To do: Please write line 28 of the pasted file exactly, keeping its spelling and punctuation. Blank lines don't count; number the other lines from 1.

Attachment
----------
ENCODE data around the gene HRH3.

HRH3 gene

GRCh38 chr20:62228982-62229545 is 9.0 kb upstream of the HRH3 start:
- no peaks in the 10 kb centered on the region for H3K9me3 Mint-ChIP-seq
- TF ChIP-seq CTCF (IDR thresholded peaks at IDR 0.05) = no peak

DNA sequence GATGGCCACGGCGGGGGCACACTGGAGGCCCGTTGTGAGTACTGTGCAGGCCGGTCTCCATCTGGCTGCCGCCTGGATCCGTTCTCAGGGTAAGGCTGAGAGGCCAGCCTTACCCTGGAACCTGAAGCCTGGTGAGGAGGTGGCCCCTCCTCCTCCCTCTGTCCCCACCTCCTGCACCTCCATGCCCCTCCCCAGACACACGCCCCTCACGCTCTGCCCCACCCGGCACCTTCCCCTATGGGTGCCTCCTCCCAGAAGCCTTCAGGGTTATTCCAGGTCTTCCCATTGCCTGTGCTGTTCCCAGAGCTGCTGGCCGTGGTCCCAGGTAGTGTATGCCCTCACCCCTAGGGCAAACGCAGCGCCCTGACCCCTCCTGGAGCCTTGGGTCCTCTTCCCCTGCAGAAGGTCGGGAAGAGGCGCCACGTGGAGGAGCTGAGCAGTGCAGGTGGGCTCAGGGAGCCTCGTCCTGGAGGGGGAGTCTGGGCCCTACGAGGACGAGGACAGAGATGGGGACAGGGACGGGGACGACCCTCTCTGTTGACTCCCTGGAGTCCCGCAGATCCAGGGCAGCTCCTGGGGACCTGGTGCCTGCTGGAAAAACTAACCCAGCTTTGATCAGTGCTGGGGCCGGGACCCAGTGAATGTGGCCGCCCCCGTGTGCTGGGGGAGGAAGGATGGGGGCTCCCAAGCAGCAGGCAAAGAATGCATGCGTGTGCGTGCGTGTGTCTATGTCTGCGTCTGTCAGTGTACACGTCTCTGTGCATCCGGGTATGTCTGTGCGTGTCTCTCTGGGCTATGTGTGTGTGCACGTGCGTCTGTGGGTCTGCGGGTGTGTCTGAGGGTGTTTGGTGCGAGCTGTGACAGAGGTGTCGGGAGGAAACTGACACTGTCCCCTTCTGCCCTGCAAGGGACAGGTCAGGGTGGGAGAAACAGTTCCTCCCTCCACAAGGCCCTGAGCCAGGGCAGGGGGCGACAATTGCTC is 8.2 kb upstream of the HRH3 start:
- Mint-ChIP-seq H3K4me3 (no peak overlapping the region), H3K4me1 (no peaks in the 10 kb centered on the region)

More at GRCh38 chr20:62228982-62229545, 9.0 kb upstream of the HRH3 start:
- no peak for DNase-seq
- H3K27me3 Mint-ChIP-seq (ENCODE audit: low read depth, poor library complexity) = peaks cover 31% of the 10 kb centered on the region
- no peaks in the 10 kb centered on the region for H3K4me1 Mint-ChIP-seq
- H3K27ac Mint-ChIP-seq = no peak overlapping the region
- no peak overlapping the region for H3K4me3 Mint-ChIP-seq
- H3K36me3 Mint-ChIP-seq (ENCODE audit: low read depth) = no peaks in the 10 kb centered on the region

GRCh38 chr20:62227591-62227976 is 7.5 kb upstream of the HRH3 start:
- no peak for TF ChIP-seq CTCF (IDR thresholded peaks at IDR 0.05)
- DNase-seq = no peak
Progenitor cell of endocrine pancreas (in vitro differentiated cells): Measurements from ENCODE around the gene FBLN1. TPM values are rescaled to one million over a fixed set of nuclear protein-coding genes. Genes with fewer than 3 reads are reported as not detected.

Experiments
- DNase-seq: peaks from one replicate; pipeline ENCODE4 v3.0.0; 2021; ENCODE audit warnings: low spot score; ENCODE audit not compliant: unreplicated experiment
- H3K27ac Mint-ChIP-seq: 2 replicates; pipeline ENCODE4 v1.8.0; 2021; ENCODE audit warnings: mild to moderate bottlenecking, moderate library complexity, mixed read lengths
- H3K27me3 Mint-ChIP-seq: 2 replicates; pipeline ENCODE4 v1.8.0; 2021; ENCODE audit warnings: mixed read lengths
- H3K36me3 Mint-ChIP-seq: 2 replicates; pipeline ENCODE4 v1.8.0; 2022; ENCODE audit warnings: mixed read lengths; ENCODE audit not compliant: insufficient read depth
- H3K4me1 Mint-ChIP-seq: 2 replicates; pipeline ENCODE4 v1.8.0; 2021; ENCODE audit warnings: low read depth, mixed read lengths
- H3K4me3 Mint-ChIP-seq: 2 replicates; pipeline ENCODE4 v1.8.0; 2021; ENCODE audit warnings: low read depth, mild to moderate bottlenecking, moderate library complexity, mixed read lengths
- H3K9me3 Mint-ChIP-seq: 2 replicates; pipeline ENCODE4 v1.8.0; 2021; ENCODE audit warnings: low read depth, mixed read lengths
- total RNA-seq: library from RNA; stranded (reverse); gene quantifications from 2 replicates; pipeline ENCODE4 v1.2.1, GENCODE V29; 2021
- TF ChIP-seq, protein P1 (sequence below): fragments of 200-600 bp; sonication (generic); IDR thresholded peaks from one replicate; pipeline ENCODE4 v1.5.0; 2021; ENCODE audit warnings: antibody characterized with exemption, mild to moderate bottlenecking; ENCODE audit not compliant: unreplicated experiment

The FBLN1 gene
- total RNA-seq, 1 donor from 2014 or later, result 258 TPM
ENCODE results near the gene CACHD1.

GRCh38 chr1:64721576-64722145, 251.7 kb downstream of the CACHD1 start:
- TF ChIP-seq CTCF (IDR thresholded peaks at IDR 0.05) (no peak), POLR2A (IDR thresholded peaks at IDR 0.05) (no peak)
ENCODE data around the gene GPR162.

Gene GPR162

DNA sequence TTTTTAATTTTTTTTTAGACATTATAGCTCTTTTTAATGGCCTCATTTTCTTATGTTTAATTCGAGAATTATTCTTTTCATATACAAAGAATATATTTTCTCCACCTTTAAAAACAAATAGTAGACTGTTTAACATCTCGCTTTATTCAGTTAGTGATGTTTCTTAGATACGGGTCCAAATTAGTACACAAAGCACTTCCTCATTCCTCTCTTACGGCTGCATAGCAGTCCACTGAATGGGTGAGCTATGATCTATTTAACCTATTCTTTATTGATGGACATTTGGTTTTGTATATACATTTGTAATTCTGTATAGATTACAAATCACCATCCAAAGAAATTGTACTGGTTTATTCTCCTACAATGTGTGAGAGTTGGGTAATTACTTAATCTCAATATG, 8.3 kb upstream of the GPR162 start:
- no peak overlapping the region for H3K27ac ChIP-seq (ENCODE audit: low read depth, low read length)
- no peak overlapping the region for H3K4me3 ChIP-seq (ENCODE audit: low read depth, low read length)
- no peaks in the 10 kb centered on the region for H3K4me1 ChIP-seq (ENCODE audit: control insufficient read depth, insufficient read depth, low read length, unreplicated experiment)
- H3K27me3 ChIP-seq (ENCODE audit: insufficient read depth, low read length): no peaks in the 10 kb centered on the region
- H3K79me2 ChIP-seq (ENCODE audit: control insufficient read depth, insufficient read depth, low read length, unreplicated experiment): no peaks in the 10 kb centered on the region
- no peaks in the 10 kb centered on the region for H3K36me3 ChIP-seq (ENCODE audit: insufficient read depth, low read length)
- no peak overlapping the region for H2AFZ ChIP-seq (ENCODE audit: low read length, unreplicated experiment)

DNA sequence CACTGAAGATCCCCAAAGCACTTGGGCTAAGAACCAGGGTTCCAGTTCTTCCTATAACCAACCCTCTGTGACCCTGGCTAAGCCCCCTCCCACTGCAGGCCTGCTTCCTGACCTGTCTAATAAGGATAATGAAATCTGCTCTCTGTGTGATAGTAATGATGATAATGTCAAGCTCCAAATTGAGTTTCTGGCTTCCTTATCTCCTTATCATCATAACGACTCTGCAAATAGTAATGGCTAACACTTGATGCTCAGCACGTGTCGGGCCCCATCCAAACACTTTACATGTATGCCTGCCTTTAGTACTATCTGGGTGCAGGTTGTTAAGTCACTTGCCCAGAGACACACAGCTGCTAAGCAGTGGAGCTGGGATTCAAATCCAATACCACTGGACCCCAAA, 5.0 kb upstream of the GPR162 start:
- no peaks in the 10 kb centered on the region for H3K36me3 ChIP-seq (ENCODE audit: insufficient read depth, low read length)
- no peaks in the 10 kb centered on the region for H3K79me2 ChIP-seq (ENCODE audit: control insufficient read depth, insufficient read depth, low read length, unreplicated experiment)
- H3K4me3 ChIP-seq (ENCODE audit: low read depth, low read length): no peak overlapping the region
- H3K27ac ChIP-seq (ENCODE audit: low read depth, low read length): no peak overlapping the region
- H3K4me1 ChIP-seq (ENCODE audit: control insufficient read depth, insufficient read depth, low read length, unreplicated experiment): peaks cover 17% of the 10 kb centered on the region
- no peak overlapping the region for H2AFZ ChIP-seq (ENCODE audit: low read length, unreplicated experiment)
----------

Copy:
- TF ChIP-seq, protein P1 (sequence below): fragments of 200-600 bp; sonication (generic); IDR thresholded peaks from one replicate; pipeline ENCODE4 v1.5.0; 2021; ENCODE audit warnings: antibody characterized with exemption, mild to moderate bottlenecking; ENCODE audit not compliant: unreplicated experiment